After experiencing the happy haunting ground of Capri's Blue Grotto, Shaney Hudson rises above the crowds with a hike on the high roads.
FOR hundreds of years, fishermen used to shy away from this place, believing it was haunted. Statues of pagan gods have been found on the seabed. It was the dedicated nymphaeum of Emperor Tiberius a little less than 2000 years ago. And the kicker is that if I want to see it, with no boatmen around to row me in, I have to swim for it.
The swell is picking up as I take long strokes towards the cave. I'm shivering. It's summer but I hadn't expected the Mediterranean to be this cold. Unbroken waves clap against the limestone cliffs. I reach for a chain bolted to the cliffside and use it to pull myself up and into the darkness.
Inside, Capri's famous Blue Grotto is as high and wide as the sanctuary of a church and illuminated with soft light. However, swimming a good 25 metres in, I don't really understand the fuss. It's a cave and, yes, it's cool to swim in but it's not very ... blue. Then I turn around and understand. It's as though there is something alive in here. The water glows a milky, fluorescent indigo, as though someone is holding a giant sapphire up to the sun. The light refracts and shimmers on the high cavern walls. The optical illusion is so overwhelming, it's easy to understand why this place has been feared and revered for thousands of years.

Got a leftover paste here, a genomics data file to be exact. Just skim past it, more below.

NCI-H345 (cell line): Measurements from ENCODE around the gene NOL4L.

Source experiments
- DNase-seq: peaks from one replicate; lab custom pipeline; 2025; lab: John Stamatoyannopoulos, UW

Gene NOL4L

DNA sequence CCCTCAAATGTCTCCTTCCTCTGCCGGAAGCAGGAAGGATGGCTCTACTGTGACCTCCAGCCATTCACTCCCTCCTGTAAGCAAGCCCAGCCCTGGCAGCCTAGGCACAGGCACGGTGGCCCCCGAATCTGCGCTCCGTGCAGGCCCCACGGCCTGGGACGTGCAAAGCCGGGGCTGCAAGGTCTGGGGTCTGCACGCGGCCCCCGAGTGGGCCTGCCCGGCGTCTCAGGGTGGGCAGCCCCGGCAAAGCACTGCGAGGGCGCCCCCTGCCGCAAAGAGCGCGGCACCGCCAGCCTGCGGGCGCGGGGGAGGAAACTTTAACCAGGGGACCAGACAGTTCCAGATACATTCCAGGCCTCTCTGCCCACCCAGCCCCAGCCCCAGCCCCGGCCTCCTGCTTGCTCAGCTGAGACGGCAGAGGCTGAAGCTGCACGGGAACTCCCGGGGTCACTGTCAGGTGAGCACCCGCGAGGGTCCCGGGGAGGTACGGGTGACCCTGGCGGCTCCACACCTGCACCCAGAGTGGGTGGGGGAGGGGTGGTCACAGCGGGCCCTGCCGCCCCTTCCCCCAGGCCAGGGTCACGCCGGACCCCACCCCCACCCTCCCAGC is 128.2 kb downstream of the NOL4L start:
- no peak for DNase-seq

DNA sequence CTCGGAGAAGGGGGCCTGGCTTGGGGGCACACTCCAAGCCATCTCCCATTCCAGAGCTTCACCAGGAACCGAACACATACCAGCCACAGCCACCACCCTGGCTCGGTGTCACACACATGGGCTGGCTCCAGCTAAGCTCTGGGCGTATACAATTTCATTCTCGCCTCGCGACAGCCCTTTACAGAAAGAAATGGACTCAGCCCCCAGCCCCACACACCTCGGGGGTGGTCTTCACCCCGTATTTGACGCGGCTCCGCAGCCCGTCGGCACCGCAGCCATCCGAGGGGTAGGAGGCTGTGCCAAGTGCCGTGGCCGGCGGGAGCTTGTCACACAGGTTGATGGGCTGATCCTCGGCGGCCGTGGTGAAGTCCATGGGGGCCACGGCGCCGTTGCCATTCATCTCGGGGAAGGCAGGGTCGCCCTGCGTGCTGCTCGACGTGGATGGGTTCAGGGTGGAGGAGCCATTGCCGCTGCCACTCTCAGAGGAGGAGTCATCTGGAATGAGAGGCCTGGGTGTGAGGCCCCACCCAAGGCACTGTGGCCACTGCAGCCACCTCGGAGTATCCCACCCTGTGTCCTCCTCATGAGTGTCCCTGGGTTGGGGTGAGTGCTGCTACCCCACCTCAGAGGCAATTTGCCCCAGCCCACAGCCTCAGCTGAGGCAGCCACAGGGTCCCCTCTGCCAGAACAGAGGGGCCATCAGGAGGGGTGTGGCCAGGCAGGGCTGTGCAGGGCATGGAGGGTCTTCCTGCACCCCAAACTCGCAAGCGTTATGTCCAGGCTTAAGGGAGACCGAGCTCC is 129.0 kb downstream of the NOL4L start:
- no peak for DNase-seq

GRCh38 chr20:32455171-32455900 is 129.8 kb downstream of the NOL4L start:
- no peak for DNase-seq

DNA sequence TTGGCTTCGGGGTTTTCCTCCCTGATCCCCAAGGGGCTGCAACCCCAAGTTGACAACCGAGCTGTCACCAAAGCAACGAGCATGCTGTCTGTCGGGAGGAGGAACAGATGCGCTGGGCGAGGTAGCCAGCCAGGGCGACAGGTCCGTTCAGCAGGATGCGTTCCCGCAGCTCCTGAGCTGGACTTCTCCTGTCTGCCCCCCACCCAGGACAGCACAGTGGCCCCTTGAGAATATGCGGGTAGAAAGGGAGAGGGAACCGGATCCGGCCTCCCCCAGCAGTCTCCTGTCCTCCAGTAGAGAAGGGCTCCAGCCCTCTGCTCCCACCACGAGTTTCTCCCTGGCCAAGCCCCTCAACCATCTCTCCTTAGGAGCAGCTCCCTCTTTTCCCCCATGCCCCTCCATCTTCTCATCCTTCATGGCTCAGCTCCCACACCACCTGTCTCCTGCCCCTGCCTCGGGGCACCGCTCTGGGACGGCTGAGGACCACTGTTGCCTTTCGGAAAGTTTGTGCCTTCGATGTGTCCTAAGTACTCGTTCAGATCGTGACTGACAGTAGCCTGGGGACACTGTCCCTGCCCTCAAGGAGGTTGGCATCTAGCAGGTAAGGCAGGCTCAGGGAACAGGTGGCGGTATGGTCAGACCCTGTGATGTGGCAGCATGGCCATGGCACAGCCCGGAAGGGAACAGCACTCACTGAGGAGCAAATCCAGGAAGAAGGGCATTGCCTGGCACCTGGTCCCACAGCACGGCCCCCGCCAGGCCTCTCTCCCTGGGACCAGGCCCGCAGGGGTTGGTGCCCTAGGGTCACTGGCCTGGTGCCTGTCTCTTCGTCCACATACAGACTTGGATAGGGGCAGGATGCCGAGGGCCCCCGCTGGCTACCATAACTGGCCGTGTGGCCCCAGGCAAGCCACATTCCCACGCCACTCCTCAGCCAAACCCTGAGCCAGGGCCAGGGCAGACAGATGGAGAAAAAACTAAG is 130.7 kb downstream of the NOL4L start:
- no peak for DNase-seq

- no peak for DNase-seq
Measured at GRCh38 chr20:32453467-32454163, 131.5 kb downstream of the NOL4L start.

Capri, an hour plus ferry ride off the coast of Naples, is one of Italy's most exclusive destinations - drenched in sun, draped with luxury villas and surrounded by a flotilla of mega-yachts. For 2000 years, it has been arcadia for emperors and conquerors, a retreat for poets, artists and writers and the target of pirates. Nowadays, it has caught the eye of the travelling public, who seem to have an insatiable appetite for its charms. There is no way to put this delicately: in summer, Capri is besieged by day-trippers who arrive from as far away as Rome (a four-hour journey in each direction) to take pictures of its famous pinnacles and grotto, swim in its turquoise waters and wolf down an alfresco seafood lunch before racing to catch the afternoon ferry.
It's a worthwhile excursion and, if pushed, you can see Capri in a day. But if you stay on the island, there are opportunities to appreciate Capri in ways day-trippers never will. Visitors pay €10 ($14) to glimpse the Blue Grotto for one or two minutes from a rowboat. But after 4pm, when the day trippers depart and Capri's boatmen head home, the grotto becomes a favourite local swimming spot.
We've chosen to stay in Anacapri, a quieter village than the island's main settlement, Capri town. In the late afternoon, Anacapri empties and the atmosphere changes. Guidebooks are replaced with grocery lists as locals filter into town. Neighbours catch up on gossip, children play soccer in the piazzas and old people grumble, thumping their canes emphatically and en masse.